“Beats Without Borders” is an exclusive Impact 89FM series that serves to spotlight music from all around the world. Whether it comes from a different country or is spoken in a different language, music is a universal truth that ought to be explored.
“Прощу вам всяко́е согрешенье́
Вольное же и невольно́е
Освящу ваши души и теле́са
Аминь, Бог Святы́й, по́милуй нас.”
“I forgive you all sin /
Free and involuntary /
I will sanctify your souls and body /
Amen, holy God, have mercy on us.”
The Polish black metal outfit Batushka has been in everyone’s headphones recently by bringing a new dimension to a tried-and-true genre. Cryptic lyrics like the ones above are ferociously shouted by Batushka’s vocalist Bartłomiej Krysiuk. If I were writing this article a year ago, that sentence would have ended with something more vague like “by Batushka’s vocalist,” period. The reason being that, until recently, the band was entirely anonymous.
On top of this, the band’s first album Litourgiya is performed entirely in Old Church Slavonic, a now-dead language, adding to their mysterious ethos. Most of their lyrics are drawn from the Eastern Orthodox Church with heavy religious overtones and overall feel, especially in their live performances. It is almost heretical the way that these religious lyrics, which have been considered sacred to so many people, are performed in such a spiteful way. To me, it sounds as if Batushka are doing this intentionally to point out the hypocrisy of Christianity; the words that have given people comfort were also used to justify war and genocide.
If I were to sum up the overall sound of Batushka in one word it would be prophetic. If H.P. Lovecraft had to choose a soundtrack for The Call of Cthulhu, this would be it. You know that grimace you make when you bite into something that’s too sour? That is often my expression when I hear the riffs on this –in a good way.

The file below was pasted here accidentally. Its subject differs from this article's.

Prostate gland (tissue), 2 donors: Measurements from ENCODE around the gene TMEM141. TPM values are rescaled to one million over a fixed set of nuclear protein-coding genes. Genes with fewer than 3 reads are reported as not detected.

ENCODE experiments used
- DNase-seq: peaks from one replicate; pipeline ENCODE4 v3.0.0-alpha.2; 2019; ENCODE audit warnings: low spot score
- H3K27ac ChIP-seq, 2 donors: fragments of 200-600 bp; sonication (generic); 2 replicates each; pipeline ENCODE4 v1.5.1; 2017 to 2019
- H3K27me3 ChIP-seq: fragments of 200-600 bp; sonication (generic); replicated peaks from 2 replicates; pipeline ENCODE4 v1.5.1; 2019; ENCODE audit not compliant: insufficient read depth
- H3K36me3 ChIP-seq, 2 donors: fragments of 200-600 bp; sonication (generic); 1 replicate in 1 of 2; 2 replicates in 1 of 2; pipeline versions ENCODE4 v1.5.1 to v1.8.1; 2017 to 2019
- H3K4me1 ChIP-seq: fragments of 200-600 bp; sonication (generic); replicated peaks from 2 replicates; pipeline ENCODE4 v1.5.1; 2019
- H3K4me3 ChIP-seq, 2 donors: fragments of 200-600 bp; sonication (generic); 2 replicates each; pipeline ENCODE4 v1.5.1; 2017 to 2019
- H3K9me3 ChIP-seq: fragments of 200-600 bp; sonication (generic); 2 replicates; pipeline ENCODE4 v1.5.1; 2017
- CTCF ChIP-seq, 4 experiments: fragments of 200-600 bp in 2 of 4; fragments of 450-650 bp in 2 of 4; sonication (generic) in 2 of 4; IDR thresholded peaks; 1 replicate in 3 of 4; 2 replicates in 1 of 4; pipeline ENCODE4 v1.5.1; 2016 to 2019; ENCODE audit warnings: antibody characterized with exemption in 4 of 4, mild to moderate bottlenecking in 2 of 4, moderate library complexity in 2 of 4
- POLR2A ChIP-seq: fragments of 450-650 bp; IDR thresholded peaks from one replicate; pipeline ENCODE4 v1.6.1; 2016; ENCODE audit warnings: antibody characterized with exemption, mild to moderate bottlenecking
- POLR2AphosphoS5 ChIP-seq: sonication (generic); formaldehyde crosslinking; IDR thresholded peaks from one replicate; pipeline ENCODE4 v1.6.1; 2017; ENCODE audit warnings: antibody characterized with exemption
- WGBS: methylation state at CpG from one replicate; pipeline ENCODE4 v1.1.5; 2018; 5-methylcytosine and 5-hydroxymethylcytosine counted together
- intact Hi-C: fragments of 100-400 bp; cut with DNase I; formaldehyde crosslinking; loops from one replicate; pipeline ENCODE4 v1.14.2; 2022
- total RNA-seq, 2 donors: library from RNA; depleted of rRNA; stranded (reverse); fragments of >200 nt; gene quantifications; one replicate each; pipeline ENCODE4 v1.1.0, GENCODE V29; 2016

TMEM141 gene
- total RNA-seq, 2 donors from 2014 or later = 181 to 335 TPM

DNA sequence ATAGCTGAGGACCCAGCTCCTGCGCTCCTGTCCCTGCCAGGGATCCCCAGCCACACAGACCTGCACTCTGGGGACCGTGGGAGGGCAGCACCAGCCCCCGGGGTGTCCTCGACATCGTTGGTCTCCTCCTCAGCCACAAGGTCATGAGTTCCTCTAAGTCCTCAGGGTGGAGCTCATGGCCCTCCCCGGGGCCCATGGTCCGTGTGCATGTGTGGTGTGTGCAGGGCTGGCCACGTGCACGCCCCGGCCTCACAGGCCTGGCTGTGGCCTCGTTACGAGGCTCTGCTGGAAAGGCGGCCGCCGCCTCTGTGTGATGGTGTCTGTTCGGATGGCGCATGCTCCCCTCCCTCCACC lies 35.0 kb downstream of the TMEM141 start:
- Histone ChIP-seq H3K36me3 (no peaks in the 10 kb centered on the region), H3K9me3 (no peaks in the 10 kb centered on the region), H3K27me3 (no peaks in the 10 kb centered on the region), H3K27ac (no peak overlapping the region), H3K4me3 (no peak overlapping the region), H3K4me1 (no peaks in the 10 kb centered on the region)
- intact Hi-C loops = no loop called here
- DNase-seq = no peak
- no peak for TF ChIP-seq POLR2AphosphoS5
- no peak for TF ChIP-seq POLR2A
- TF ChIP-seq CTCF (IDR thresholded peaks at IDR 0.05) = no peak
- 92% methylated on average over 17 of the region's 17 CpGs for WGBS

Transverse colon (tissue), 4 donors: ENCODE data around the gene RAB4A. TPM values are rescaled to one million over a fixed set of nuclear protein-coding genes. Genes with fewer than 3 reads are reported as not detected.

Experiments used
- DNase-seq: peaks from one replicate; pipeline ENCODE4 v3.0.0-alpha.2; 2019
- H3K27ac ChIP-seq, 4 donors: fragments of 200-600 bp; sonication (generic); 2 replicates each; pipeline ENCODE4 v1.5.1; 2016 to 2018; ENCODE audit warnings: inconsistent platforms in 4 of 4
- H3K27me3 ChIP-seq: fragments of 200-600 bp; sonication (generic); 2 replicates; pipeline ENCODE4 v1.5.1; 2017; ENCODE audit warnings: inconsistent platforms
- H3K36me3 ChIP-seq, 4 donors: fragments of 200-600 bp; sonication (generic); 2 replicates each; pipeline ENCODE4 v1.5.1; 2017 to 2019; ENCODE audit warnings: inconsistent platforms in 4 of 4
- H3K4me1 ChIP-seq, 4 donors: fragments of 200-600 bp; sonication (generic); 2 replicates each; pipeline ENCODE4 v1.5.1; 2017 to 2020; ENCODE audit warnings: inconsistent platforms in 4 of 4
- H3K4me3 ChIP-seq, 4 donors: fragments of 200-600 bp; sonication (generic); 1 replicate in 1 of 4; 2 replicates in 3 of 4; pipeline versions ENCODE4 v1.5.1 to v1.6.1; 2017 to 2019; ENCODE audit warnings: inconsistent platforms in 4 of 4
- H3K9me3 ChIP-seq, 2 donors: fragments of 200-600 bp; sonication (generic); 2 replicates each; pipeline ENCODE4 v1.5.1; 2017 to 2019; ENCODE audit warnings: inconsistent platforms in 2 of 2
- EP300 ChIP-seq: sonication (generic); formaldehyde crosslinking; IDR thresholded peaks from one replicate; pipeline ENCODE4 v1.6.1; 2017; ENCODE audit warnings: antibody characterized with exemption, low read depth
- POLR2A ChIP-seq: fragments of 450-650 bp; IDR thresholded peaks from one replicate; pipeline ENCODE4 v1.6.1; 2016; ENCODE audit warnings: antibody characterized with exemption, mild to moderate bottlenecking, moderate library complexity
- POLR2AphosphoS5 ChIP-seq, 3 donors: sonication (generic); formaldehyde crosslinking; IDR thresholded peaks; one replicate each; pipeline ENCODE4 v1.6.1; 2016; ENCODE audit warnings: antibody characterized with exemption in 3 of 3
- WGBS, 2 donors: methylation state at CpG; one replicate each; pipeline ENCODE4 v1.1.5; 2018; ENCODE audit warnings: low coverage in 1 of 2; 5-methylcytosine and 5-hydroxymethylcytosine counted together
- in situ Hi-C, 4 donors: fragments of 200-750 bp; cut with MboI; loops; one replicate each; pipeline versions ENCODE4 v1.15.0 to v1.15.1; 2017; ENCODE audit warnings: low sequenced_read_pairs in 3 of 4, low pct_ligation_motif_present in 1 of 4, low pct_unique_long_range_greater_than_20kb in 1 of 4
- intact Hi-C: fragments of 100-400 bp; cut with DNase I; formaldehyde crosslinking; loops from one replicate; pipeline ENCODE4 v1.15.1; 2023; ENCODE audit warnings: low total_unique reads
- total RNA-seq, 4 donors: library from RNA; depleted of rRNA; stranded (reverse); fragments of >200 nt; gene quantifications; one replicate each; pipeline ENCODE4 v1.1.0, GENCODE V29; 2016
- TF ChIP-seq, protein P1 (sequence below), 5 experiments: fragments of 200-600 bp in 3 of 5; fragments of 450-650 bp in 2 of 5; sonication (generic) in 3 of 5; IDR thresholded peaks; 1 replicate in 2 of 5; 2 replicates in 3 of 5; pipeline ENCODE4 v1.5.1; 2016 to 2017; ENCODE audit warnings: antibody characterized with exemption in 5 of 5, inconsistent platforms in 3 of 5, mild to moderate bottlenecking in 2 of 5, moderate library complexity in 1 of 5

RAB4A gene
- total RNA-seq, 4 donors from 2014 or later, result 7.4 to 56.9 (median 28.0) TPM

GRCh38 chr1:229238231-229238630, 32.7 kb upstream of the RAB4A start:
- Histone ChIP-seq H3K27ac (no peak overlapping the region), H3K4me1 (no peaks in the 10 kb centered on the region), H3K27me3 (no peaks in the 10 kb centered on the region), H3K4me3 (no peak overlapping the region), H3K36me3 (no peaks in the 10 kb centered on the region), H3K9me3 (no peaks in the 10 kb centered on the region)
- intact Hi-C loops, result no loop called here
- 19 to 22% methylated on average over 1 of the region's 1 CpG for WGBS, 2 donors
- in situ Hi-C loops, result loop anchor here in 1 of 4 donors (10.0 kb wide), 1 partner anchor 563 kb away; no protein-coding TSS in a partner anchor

Batushka does a good job of balancing heavy metal with slower, chanted, clean vocal sections. It’s during these moments that you really feel like you’re listening to some obscure Siberian priest give a sermon in the middle of the winter, before being blasted into an acrimonious Satanic church burning ceremony. Very kvlt.
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The enigmatic nature of the band, coupled with their elaborate live performances, is what garnered Batushka a cult following in the underground metal community. There’s something about following a band intensely yet not knowing the members’ identities that’s so captivating. (Just ask Ghost.) The reason I think anonymity is interesting in this context is because when you can’t place a face or identity to an artist, it raises them to a near God-like level. There’s a chance they might not be real, and it’s that ambiguity that warrants attention.
Unfortunately, all good things must come to a fiery end, filled with legal battles and finger pointing stemming from – wait for it – money. The identities of the Batushka members were revealed when the main composer and creative influence behind the band Krzysztof Drabikowski revealed on his Youtube channel that he had “lost control over Batushka’s website, Facebook page, webstore and as of Tuesday, even the Instagram account.” This was due to his vocalist Bartłomiej recording an entire album behind his back and releasing it under the Batushka name.
Apparently Kryisuk was able to do this because he owned the record label that Batushka was signed to. He posted his own reply stating that he, in fact, was the one that fired Drabikowski from the band and that he alone is the proprietor of the band. Drabikowski did also state that he plans to take legal action against his former vocalist, but for now all content released under the official Batushka name is from Bartłomiej. All support to you, Krzysztof.